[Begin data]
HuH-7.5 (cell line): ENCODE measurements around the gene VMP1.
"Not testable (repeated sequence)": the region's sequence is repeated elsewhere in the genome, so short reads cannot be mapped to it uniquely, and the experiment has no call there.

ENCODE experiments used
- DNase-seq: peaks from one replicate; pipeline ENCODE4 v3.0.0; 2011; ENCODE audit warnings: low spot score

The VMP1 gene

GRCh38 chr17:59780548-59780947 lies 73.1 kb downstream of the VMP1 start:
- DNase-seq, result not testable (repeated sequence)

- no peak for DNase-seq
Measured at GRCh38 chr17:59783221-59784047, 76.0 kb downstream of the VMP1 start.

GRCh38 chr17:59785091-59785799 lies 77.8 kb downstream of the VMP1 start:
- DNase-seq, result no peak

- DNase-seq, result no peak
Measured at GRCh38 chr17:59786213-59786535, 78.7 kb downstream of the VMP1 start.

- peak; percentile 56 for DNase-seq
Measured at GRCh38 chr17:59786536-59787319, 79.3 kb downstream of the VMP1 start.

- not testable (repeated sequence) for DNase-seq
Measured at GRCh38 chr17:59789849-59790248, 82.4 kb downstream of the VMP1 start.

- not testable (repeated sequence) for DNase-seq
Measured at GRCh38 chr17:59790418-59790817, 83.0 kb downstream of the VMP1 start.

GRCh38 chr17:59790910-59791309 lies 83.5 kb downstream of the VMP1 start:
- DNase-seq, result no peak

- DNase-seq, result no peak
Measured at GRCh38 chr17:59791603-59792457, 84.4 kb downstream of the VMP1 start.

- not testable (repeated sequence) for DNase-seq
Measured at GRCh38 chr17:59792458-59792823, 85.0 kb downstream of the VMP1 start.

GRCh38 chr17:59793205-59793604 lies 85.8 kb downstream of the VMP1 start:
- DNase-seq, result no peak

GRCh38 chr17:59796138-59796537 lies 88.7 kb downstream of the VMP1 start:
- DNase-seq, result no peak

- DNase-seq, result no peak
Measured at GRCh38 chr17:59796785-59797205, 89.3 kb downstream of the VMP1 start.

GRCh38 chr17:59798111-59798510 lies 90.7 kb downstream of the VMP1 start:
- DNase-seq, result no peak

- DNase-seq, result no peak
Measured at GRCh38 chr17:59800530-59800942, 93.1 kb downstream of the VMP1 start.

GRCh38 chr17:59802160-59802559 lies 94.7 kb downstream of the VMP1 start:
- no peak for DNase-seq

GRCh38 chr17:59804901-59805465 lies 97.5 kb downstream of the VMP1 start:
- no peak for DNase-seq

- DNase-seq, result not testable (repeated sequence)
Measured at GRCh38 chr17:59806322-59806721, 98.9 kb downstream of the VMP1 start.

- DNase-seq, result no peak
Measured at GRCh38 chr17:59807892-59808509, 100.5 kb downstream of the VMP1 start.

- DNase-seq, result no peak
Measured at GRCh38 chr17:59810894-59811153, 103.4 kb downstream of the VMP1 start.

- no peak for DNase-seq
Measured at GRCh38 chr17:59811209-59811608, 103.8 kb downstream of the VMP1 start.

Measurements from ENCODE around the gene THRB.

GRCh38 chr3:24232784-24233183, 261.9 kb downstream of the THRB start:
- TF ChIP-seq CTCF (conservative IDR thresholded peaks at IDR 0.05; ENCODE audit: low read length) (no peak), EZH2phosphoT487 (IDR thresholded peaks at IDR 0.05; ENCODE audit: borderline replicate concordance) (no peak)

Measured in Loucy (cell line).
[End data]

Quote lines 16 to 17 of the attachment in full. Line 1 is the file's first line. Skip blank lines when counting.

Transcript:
- not testable (repeated sequence) for DNase-seq
Measured at GRCh38 chr17:59789849-59790248, 82.4 kb downstream of the VMP1 start.